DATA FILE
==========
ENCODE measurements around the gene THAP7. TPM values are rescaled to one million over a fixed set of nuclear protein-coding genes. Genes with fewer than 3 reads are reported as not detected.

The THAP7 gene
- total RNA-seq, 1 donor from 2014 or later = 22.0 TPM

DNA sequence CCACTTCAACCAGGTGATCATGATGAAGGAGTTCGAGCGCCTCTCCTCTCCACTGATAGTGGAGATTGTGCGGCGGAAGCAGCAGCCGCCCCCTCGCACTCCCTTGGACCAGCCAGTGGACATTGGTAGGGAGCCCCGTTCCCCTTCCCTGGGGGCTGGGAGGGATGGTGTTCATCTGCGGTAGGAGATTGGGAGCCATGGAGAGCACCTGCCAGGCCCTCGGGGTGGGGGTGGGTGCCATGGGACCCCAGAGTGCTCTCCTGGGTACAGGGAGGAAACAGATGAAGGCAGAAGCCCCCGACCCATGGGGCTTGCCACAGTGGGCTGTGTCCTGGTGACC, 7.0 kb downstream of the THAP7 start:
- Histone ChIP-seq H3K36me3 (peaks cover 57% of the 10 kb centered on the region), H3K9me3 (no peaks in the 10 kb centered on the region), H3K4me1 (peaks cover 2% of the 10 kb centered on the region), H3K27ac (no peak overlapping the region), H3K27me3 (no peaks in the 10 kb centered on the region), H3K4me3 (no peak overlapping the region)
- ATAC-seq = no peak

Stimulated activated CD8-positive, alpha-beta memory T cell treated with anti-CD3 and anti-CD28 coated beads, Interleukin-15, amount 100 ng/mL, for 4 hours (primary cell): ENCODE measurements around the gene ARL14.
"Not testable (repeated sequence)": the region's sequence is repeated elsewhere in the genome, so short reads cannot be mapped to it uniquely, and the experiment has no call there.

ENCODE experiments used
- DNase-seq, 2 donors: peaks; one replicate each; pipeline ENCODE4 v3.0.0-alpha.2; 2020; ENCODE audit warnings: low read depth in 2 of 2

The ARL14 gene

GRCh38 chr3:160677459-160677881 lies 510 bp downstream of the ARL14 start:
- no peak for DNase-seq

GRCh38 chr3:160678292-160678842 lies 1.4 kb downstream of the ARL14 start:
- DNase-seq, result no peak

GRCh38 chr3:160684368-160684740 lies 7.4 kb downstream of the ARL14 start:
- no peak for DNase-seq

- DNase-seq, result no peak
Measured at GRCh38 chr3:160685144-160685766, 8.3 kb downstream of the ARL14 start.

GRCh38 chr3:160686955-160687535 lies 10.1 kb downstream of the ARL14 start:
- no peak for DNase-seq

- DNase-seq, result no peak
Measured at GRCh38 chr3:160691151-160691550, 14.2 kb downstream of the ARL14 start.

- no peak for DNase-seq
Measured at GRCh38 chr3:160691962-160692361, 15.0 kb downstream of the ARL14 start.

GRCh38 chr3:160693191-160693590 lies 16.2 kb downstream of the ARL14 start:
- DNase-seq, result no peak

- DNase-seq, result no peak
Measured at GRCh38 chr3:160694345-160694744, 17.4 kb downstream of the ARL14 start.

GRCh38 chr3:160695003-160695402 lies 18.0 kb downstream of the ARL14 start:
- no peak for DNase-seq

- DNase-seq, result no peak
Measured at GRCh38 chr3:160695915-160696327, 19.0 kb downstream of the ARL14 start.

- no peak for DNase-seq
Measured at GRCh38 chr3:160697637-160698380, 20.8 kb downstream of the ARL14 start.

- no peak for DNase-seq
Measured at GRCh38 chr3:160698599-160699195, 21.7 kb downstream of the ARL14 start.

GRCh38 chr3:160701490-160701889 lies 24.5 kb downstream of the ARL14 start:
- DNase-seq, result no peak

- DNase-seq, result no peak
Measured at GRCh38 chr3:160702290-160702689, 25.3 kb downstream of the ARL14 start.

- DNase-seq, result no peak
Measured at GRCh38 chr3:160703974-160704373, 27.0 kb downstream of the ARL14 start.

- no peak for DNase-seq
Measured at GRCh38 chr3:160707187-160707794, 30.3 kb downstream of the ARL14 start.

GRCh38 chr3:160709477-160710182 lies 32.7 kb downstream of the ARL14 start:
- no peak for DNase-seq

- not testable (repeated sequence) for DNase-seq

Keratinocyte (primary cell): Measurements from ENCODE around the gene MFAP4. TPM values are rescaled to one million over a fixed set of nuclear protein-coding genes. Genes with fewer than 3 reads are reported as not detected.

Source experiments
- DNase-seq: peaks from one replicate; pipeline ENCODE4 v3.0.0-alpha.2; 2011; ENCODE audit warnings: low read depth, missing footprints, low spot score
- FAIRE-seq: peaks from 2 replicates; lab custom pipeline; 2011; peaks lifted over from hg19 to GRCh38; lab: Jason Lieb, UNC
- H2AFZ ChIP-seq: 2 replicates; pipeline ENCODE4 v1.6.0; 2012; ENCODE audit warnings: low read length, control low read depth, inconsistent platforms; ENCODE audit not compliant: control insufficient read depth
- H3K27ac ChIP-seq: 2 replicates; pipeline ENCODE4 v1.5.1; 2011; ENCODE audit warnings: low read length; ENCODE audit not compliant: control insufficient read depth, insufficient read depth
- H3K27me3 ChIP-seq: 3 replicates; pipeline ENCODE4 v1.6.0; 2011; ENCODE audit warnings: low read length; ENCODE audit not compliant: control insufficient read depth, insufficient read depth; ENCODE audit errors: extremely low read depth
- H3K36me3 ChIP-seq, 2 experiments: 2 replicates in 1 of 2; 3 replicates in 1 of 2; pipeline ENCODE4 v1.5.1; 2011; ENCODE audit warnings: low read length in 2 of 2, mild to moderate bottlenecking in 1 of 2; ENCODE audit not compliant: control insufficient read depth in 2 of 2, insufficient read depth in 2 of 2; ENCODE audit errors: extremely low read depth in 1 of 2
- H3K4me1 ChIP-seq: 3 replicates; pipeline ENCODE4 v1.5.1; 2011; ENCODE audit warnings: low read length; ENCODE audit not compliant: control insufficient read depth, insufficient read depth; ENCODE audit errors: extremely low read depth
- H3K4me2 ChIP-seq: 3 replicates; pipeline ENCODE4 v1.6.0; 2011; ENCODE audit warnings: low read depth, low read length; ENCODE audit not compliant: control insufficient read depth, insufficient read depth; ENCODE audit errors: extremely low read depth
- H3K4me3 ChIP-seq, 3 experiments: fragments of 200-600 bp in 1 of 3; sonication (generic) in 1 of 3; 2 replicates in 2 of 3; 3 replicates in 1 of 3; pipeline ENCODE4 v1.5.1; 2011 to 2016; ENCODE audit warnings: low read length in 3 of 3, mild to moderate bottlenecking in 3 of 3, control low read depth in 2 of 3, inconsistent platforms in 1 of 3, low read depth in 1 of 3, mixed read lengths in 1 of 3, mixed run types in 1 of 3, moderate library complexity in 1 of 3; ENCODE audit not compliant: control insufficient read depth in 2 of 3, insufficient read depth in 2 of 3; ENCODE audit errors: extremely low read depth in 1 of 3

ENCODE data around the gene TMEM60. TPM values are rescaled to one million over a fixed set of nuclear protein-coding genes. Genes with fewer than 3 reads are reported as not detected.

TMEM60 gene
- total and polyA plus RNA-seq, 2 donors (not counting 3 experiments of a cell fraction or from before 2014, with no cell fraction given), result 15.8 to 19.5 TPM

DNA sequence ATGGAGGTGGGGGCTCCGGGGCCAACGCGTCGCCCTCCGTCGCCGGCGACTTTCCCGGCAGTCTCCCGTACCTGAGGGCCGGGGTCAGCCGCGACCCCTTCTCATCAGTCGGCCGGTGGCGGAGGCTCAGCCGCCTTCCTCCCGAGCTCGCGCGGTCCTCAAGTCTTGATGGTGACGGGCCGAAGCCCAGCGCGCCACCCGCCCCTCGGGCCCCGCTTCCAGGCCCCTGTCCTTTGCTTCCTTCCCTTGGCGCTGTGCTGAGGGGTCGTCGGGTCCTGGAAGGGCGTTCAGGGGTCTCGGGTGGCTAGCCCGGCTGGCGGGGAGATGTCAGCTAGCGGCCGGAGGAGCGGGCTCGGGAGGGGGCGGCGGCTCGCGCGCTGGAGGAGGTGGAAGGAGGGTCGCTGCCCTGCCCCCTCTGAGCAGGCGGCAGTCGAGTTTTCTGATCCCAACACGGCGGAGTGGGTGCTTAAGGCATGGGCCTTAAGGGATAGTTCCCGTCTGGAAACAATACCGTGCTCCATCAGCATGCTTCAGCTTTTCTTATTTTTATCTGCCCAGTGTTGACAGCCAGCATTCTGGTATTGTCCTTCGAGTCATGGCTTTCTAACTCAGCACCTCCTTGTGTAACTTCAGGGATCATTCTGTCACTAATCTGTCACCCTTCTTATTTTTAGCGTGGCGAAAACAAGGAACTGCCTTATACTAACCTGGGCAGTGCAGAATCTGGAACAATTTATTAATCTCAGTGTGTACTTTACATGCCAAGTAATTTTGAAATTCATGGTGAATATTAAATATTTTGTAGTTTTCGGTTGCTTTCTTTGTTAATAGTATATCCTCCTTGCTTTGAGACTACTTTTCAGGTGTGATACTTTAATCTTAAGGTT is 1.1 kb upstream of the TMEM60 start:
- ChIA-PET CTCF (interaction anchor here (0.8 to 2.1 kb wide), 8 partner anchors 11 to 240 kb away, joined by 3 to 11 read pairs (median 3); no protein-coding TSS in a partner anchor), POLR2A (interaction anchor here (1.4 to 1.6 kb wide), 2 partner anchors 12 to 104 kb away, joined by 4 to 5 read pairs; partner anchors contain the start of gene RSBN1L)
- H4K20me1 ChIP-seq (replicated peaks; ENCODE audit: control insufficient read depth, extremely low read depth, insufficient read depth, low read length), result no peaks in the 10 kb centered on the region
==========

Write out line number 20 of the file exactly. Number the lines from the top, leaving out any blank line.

GRCh38 chr3:160686955-160687535 lies 10.1 kb downstream of the ARL14 start: